OBJECTIVE: The aim of this study is to investigate the role of prodigiosin on P. aeruginosa' s biofilm genes involved in the pathogenicity and persistency of the bacteria. PATIENTS AND METHODS: Materials and methods: Gram negative bacterial isolates were taken from burn and wounds specimen obtained from some of Baghdad hospitals. Forty six isolates were identified as Pseudomonas aeruginosa and four isolates as Serratia marcescens by using biochemical tests and VITEK 2 compact system. Susceptibility test was performed for all P. aeruginosa isolates, the results showed that 100% were resistant to Amikacin and 98% were sensitive to Meropenem. Resistant isolates were tested for biofilm formation; the strong and moderate isolates (17) were detected by PCR for AlgD gene presence. From 17 isolates only two had AlgD gene. All serratia isolates were screened for prodigiosin production, which were extracted from the best producer isolate. Minimal inhibitory concentration was assessed for prodigiosin and ciprofloxacin and synergism between them against the two isolates of P. aeruginosa. RESULTS: Results and conclusions: The results showed that the synergistic effect decreased MIC of both prodigiosin and ciprofloxacin by combination, and reduction of biofilm formation was detected. RNA was extracted from the two selected isolates as control in addition to three treatments. The result of quantitative real time PCR showed down regulation in the AlgD gene expression level under some treatments, while there was no gene expression in most treatments with both sub-MICs treatment.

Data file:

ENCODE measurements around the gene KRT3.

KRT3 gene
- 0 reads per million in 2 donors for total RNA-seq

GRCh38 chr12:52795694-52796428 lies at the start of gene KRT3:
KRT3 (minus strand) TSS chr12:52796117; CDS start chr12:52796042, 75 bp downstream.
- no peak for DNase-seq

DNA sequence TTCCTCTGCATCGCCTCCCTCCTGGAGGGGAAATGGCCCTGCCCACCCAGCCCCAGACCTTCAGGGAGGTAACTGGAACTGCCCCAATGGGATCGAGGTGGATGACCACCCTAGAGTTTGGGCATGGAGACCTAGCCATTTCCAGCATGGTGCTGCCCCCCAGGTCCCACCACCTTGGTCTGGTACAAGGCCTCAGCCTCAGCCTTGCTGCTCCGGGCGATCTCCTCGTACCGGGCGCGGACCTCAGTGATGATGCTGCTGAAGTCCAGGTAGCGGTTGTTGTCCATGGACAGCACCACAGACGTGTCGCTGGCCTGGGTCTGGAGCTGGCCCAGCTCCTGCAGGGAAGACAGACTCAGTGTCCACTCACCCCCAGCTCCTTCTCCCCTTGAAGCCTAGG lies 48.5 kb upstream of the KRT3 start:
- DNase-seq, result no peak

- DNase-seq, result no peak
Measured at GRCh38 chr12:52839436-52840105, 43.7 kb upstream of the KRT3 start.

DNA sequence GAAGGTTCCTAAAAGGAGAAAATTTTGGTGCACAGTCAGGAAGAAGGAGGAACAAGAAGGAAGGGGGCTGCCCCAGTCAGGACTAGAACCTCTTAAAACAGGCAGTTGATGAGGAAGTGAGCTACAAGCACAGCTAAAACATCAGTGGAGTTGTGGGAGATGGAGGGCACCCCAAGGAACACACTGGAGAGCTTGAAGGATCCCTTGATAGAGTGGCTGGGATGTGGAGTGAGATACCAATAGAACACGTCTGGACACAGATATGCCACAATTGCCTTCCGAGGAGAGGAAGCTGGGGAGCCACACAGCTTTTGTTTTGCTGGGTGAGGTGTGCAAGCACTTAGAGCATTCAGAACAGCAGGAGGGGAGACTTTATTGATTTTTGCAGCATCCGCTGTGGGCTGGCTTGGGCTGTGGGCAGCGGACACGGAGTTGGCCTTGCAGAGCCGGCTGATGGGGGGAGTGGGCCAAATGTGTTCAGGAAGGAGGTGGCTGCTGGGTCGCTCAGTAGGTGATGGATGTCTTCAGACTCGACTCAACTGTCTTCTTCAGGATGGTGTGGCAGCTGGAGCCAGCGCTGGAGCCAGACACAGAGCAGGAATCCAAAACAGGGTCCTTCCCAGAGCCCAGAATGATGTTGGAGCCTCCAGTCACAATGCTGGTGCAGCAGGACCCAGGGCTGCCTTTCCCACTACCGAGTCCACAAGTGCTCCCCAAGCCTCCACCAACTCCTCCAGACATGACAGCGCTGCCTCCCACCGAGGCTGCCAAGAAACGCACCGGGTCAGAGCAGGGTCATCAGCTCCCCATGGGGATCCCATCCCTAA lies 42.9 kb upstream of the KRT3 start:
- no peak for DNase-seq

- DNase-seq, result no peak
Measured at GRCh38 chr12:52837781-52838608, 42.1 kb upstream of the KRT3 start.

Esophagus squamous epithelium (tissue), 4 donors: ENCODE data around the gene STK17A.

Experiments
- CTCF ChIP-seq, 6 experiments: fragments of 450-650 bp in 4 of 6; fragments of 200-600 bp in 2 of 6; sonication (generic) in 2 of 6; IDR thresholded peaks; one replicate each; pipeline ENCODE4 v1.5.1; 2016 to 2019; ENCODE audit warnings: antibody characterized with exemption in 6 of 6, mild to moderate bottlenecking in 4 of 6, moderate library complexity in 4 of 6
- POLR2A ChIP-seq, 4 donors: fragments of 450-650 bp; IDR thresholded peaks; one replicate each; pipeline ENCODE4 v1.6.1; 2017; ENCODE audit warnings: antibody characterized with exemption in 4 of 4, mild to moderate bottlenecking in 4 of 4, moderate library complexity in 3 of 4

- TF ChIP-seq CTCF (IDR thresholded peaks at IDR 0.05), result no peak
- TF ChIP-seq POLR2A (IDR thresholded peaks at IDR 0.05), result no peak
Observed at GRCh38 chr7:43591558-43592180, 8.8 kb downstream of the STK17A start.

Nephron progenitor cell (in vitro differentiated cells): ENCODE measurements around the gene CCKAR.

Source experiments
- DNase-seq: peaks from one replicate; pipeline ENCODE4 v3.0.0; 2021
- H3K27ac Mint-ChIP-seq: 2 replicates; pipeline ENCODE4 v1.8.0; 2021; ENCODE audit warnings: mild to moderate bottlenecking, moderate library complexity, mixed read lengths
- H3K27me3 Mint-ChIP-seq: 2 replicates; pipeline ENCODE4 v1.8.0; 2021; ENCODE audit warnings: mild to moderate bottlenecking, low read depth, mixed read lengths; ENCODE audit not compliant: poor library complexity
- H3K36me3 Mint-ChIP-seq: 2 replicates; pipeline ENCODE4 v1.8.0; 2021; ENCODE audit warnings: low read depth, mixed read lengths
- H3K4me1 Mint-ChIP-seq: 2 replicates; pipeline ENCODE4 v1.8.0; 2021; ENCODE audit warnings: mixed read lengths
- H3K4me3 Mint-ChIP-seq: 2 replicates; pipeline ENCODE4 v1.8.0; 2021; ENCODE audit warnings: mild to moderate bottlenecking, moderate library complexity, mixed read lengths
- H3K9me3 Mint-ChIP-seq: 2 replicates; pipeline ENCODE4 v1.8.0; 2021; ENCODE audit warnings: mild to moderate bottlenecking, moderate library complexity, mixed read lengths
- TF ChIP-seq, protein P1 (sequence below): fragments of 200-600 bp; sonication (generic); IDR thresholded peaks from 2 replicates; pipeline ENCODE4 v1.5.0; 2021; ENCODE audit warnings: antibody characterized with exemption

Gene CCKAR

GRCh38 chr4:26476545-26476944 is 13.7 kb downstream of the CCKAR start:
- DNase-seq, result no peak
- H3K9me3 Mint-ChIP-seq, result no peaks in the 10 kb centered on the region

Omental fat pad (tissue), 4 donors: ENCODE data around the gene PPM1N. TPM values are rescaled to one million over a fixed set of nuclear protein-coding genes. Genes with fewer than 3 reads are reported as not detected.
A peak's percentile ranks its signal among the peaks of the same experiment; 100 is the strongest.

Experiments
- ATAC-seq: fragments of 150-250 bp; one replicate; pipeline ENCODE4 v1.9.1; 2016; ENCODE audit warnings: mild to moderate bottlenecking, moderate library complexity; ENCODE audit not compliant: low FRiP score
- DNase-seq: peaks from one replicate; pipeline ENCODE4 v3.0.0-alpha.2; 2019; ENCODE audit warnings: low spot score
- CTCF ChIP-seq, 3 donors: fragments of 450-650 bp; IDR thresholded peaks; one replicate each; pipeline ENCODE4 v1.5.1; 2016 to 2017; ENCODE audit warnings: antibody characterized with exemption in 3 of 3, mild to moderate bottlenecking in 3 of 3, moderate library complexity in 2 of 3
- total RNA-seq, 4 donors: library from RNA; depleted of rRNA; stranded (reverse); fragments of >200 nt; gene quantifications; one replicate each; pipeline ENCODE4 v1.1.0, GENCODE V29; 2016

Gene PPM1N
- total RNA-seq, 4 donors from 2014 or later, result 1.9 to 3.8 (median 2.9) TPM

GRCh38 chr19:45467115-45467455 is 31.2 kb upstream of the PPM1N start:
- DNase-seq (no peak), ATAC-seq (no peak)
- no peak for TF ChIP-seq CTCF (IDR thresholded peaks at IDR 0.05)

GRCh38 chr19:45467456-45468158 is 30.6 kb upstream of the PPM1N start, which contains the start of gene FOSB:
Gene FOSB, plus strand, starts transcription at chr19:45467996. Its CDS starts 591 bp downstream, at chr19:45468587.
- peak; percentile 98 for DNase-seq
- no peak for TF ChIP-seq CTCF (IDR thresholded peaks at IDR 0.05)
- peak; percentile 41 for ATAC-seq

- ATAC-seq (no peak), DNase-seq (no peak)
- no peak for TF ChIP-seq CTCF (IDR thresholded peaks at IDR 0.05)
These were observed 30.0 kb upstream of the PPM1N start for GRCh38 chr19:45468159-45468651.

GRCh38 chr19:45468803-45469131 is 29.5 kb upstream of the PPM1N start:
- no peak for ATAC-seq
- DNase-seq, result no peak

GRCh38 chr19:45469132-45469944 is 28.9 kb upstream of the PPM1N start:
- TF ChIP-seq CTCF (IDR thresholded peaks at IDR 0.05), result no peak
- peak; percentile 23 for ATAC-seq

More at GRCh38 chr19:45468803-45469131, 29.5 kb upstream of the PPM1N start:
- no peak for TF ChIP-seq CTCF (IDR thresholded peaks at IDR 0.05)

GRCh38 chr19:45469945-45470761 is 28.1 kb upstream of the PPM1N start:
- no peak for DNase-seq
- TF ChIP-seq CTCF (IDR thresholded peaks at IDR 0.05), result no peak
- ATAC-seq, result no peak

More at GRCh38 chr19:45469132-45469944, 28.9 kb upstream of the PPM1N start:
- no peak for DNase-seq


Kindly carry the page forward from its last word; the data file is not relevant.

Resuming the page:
Assuntos
Prodigiosina , Pseudomonas aeruginosa , Antibacterianos/farmacologia , Ciprofloxacina , Humanos , Testes de Sensibilidade Microbiana , Prodigiosina/farmacologia , Pseudomonas aeruginosa/genética
12.
Zhonghua Liu Xing Bing Xue Za Zhi ; 42(5): 898-902, 2021 May 10.
Artigo em Chinês | MEDLINE | ID: mdl-34814485

RESUMO